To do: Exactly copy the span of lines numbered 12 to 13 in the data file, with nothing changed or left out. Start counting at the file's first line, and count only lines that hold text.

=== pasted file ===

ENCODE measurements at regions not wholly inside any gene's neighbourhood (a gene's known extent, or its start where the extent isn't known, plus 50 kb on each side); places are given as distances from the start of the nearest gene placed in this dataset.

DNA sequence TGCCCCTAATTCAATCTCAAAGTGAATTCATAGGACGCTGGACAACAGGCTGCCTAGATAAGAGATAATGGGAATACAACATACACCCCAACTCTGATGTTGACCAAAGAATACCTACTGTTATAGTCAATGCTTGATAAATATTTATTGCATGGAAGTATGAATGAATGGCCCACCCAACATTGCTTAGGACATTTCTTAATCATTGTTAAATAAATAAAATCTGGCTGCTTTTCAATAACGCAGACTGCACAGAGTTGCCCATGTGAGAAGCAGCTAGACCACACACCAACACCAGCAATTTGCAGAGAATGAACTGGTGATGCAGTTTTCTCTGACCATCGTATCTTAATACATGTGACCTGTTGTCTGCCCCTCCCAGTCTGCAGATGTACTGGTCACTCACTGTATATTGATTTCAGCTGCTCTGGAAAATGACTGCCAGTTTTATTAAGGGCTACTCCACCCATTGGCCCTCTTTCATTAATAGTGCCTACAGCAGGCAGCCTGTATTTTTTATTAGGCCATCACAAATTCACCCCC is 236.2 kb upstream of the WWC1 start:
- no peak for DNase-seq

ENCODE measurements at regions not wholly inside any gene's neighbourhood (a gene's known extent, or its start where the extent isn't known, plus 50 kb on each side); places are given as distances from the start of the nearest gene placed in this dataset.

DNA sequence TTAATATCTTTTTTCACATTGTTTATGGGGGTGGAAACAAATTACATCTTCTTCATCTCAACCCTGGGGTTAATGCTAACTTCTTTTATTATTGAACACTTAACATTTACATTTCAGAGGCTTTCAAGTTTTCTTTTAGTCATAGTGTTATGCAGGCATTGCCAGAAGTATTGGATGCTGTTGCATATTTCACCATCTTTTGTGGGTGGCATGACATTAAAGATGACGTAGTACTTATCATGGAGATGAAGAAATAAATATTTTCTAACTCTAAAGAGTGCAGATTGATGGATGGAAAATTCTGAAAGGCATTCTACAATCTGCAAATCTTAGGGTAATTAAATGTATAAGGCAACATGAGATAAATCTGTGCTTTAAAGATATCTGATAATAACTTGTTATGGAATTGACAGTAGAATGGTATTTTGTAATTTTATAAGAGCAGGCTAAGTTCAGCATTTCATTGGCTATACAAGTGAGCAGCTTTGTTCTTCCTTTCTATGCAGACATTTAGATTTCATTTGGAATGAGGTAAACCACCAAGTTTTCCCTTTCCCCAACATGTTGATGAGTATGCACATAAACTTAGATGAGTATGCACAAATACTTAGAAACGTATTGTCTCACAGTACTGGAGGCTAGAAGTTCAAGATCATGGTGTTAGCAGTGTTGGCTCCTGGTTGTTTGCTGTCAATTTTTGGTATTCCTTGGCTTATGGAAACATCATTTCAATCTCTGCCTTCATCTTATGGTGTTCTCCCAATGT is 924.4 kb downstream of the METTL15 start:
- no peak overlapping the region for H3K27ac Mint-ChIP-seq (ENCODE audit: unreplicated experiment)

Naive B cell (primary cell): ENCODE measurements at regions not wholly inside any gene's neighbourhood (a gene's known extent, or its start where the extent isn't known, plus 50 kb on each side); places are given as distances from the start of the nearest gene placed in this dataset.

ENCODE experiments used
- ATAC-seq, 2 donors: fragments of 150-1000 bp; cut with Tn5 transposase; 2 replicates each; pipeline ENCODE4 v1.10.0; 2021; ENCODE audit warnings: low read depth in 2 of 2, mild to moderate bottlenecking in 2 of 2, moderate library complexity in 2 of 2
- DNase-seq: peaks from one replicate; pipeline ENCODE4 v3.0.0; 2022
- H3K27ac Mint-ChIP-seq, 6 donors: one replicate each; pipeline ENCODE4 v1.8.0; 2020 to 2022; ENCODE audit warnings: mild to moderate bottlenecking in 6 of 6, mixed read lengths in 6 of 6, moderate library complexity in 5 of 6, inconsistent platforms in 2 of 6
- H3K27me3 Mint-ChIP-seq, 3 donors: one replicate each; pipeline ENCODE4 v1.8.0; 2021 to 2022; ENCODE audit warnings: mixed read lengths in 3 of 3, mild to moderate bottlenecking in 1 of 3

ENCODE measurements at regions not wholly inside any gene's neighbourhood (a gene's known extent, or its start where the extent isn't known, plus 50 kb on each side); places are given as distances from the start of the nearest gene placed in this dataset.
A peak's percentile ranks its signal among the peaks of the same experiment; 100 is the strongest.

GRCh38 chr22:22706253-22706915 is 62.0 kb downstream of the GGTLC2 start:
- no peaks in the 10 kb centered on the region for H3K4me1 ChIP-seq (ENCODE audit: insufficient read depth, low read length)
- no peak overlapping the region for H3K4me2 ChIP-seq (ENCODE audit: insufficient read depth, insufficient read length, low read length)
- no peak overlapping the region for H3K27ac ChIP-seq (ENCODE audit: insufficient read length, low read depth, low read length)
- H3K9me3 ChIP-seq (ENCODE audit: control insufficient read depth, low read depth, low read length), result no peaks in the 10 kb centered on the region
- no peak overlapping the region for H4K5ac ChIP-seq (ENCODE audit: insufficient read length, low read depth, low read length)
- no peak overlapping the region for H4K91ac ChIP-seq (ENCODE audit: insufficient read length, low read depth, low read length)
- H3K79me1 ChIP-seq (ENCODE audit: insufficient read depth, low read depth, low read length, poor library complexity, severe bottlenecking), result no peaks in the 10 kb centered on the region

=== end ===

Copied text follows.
- H3K27me3 Mint-ChIP-seq, 3 donors: one replicate each; pipeline ENCODE4 v1.8.0; 2021 to 2022; ENCODE audit warnings: mixed read lengths in 3 of 3, mild to moderate bottlenecking in 1 of 3

ENCODE measurements at regions not wholly inside any gene's neighbourhood (a gene's known extent, or its start where the extent isn't known, plus 50 kb on each side); places are given as distances from the start of the nearest gene placed in this dataset.